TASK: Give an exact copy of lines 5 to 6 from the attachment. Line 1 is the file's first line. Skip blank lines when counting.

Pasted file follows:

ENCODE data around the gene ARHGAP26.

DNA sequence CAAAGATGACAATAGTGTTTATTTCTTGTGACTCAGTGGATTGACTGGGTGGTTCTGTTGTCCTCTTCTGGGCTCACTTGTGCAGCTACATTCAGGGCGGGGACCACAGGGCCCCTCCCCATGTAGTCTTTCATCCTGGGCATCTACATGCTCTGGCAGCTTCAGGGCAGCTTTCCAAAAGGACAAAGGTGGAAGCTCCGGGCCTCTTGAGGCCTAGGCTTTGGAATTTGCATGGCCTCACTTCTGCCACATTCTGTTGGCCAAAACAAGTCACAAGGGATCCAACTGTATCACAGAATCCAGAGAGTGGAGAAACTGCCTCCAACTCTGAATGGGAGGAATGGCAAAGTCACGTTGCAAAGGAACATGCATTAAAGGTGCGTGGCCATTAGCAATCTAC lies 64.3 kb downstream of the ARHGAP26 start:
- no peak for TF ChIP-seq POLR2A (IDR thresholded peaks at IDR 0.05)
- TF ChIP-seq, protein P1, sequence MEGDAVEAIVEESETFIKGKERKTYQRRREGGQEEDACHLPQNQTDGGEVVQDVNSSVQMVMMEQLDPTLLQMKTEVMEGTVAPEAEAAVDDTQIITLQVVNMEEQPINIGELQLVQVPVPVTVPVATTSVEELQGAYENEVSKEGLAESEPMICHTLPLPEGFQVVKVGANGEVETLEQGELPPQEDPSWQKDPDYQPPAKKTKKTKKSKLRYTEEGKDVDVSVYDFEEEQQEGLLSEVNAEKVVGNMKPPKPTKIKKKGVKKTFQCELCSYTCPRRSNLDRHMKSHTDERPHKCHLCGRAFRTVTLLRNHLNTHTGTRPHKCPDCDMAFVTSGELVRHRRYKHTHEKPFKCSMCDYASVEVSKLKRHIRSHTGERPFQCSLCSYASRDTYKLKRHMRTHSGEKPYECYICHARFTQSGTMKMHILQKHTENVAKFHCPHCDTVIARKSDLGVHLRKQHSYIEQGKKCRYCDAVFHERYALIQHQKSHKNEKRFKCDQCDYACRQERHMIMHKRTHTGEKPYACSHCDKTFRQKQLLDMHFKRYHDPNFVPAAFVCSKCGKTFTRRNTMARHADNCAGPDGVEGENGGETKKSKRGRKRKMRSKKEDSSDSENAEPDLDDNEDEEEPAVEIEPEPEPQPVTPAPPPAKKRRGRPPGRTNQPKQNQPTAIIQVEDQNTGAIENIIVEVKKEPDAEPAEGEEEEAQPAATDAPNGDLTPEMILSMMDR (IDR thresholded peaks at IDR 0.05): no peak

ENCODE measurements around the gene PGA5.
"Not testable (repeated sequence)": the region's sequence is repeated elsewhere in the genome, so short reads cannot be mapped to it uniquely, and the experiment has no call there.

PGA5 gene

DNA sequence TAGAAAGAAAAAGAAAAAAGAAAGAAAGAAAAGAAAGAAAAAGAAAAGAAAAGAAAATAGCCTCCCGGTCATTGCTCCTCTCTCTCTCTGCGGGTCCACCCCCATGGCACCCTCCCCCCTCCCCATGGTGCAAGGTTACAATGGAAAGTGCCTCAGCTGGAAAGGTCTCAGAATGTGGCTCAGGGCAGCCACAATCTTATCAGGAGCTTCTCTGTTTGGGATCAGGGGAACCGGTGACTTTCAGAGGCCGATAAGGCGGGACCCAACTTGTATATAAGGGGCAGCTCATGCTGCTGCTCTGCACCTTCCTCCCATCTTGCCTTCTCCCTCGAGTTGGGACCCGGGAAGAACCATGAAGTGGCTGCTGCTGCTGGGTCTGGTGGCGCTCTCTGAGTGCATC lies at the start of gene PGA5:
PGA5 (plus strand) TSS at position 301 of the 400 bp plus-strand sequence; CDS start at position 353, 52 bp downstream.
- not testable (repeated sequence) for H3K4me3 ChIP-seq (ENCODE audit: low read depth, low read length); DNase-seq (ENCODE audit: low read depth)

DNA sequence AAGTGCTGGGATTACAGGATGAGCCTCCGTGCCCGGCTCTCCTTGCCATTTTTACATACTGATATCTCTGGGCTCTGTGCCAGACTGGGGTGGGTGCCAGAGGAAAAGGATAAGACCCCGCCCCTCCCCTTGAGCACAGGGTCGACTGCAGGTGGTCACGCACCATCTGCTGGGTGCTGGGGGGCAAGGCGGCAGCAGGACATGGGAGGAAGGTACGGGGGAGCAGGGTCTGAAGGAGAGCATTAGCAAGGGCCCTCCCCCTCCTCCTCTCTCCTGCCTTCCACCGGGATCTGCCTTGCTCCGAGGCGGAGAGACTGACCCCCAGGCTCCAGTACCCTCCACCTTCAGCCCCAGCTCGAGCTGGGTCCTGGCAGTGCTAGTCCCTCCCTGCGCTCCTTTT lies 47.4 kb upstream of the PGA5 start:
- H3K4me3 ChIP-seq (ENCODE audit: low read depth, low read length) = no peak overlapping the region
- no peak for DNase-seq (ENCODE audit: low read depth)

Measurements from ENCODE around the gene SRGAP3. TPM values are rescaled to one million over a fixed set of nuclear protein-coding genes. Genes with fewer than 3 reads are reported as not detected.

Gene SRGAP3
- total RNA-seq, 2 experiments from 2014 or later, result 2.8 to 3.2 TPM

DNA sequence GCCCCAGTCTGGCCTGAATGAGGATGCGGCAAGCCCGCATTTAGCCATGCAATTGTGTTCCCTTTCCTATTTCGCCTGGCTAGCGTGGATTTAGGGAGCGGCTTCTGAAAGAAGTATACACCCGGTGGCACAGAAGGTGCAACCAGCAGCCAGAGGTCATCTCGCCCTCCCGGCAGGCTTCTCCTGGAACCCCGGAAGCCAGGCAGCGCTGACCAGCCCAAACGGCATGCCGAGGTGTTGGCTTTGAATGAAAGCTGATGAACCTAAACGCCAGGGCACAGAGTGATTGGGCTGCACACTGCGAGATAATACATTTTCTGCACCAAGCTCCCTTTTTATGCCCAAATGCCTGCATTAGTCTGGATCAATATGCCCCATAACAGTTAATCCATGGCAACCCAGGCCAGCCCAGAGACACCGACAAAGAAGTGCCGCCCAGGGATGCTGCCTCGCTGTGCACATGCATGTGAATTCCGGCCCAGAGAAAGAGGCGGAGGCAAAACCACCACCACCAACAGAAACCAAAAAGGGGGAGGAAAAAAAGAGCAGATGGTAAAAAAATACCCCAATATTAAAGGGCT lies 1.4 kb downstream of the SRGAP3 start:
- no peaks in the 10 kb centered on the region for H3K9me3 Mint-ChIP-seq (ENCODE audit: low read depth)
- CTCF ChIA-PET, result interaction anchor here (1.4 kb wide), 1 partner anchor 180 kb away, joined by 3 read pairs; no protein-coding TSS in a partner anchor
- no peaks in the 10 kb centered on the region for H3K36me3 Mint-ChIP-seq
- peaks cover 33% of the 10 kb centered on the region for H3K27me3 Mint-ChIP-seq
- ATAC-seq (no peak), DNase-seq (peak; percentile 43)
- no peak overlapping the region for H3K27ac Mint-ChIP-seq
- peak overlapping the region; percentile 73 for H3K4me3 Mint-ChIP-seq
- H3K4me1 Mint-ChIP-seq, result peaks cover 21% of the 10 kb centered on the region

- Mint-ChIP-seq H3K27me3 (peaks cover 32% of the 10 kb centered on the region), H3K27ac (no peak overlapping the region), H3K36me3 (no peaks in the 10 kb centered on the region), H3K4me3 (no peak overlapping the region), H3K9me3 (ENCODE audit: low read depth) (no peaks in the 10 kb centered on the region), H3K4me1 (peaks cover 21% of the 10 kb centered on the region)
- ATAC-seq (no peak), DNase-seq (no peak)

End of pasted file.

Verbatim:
ENCODE measurements around the gene PGA5.
"Not testable (repeated sequence)": the region's sequence is repeated elsewhere in the genome, so short reads cannot be mapped to it uniquely, and the experiment has no call there.